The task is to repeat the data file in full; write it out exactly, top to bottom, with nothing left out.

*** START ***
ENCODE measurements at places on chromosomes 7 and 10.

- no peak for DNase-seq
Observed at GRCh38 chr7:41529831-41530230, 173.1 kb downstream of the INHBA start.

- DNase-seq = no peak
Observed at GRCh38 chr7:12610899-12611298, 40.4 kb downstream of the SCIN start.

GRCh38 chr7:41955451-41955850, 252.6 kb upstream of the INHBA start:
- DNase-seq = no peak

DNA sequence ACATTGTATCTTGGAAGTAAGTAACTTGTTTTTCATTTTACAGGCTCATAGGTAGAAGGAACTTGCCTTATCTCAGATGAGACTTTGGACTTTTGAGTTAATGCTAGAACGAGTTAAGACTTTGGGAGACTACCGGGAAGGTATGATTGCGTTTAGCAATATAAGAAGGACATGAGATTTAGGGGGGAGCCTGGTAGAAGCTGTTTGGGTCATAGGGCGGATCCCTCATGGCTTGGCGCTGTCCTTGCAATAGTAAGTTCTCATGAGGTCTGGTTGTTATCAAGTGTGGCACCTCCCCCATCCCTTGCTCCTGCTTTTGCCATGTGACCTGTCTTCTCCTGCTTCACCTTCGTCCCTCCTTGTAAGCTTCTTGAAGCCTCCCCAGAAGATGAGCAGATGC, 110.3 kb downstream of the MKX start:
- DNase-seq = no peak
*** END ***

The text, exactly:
ENCODE measurements at places on chromosomes 7 and 10.

- no peak for DNase-seq
Observed at GRCh38 chr7:41529831-41530230, 173.1 kb downstream of the INHBA start.

- DNase-seq = no peak
Observed at GRCh38 chr7:12610899-12611298, 40.4 kb downstream of the SCIN start.

GRCh38 chr7:41955451-41955850, 252.6 kb upstream of the INHBA start:
- DNase-seq = no peak

DNA sequence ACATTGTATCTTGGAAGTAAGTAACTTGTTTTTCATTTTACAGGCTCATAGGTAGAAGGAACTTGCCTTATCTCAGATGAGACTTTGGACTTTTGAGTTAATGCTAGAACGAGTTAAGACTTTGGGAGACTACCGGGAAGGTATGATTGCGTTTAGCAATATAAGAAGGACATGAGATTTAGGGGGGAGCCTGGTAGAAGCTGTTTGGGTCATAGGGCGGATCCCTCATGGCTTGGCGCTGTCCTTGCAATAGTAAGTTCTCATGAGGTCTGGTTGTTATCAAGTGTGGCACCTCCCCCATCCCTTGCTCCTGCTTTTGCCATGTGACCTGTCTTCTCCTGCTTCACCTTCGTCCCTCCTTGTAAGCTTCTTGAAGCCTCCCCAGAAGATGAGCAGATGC, 110.3 kb downstream of the MKX start:
- DNase-seq = no peak